In recent weeks foreign representatives in the |Hague have been the subject of much controversy. From unpaid parking fines to Borodin-gate, diplomats are publicly under attack in the Netherlands. The underlying reason for this criticism is the diplomatic immunity that the representatives enjoy. This question of immunity has become a hot topic in Dutch society. A lot of Dutch people wonder why these diplomats have this immunity and effectively ‘stand above the law’. Unfortunately, they are failing to understand the importance of diplomatic immunity. They have the mentality that no one person should be above the law, including diplomats, leading to a general dislike of the foreign representatives in The Hague.
The Netherlands, being a country founded on Calvinistic principles, has a strong tradition of striving for an equal society. No one is more important than anyone else. Fluitsma & van Tijn explain this idealized egalitarian society wonderfully in their song “15 Miljoen Mensen”, in which several lines refer to this sense of equality (No uniform is holy, a son calling his dad Piet (…) No CEO is really in charge). As a result of this idealized egalitarian society the Dutch see themselves as equal to everybody else. Rich or poor, black or white, male or female, gay or straight, everybody is our equal. Hell, we even consider King Willem-Alexander to be our equal. Because of this egalitarian ideal, the Dutch feel that in the eyes of the law everybody should be treated the same. Within Dutch society there is a widely and strongly held belief that no one stands above the law (not even the King himself). This strong conviction does not mix well with the idea of diplomatic immunity
Forget the Wilhelmus, this is the real Dutch anthem.
Standing above the law
The idea of diplomatic immunity makes the Dutch people’s hackles rise and results in situations in which news reporters chase down diplomats who avoid paying their parking fines (see video) and culminates in the Minister of Foreign Affairs who, through gritted teeth, apologizes for violating diplomatic immunity and thus international law. The Dutch feel that since these diplomats function within Dutch society they should be held accountable to the Dutch legal system, because “we are all equal and should be treated as such”. When diplomats ‘break’ our laws and are not tried in our legal system, we feel they stand above the law. In a society where everybody should be treated equally, these diplomats who ‘break’ the law and ‘stand above the law’ are generally disliked and not well appreciated.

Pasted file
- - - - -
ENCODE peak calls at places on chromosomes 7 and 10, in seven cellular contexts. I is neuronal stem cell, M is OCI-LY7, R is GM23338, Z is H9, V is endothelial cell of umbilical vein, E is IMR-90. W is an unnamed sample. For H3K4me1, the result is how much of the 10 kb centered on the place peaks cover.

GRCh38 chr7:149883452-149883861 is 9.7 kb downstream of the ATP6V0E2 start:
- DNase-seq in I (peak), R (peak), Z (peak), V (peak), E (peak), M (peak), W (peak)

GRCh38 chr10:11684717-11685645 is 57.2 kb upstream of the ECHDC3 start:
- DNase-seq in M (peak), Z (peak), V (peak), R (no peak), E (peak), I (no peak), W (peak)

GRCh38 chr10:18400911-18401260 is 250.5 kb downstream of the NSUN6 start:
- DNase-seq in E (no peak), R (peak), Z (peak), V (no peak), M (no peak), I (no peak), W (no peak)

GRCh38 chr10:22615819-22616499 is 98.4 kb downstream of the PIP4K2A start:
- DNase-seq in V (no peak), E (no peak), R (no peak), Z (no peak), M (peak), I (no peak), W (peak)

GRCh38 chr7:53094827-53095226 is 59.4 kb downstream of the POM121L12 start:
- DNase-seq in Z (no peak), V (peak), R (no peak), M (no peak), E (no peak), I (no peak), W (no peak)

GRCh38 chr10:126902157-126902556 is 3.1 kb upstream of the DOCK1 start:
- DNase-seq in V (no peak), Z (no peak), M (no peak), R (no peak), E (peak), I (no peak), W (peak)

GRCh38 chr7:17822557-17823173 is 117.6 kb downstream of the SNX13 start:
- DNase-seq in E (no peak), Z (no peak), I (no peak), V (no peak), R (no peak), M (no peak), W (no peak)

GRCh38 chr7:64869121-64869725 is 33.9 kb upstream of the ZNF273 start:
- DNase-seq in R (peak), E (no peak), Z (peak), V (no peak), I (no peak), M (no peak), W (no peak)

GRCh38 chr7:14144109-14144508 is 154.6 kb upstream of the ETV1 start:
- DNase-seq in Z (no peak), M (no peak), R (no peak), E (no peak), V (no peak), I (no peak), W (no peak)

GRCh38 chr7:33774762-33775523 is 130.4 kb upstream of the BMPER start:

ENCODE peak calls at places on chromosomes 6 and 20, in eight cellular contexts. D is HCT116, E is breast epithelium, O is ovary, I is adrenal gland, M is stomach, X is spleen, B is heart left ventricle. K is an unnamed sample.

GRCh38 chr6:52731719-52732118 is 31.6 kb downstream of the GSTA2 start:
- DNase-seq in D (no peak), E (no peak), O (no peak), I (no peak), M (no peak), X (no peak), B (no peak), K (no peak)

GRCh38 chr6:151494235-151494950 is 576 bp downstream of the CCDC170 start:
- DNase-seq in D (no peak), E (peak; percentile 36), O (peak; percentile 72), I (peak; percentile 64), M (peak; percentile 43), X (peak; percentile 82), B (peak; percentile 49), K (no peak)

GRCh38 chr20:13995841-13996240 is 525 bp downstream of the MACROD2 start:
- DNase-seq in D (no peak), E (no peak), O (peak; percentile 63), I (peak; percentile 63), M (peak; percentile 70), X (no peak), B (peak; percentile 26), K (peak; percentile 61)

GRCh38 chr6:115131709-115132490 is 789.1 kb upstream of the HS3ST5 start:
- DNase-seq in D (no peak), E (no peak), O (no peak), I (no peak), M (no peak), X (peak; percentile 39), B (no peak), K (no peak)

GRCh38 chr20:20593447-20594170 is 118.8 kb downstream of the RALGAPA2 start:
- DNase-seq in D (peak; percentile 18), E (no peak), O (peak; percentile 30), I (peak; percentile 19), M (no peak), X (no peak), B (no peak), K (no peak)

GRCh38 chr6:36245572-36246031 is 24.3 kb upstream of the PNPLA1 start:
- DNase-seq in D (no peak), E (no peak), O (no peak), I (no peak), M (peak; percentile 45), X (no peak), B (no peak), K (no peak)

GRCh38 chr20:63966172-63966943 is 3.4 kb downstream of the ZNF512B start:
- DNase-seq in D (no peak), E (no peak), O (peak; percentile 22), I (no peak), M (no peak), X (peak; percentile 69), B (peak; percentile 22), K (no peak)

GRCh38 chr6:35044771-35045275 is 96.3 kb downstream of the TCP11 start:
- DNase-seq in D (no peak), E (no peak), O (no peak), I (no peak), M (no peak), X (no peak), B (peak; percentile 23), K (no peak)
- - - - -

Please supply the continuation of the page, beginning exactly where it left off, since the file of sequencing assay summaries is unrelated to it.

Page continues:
If I were driving a Mercedes I wouldn’t pay my fines either.
Standing outside the law
However, what the Dutch are failing to understand is that diplomatic immunity does not mean diplomats stand above the law, it means they stand outside the law. Although this might seem to be a difference in semantics, the actual difference is that standing outside the law means there is no legal system of the host country for the diplomat and there is thus no legal system to stand above. To put it simply; there are no laws of the host country to break for diplomats, because the diplomat is not a part of the legal system. The reason for this diplomatic immunity is so that diplomats can carry out their responsibilities without any hindrances, such as a legal system in the host country. Although this might seem a little unnecessary in Western countries, it is indispensable in countries with a less than functioning or fair legal system. It is also in the interest of Dutch diplomats in countries where diplomatic immunity is necessary to carry out their jobs, because of strange laws or a corrupted legal system. If the Dutch expect their diplomats to do their jobs unimpeded (like not getting beaten up by Russian extremists), we also need to respect the work and immunity of the foreign representatives working in The Hague.
Be nice to diplomats
Unfortunately, a lot of Dutch people cannot see past the idea that diplomats ‘stand above the law’ and they cannot seem to understand the necessity for diplomatic immunity. This has instigated some sort of witch hunt on diplomats in The Hague. The sad fact is, this general dislike of the foreign representatives is cause for much distress within the diplomatic community. Diplomats generally promote a more peaceful world and better understanding of different countries after all. The Netherlands, being a globally-minded country and heavily dependent on other countries, economically and politically, should be warm-hearted towards diplomats, not distrustful.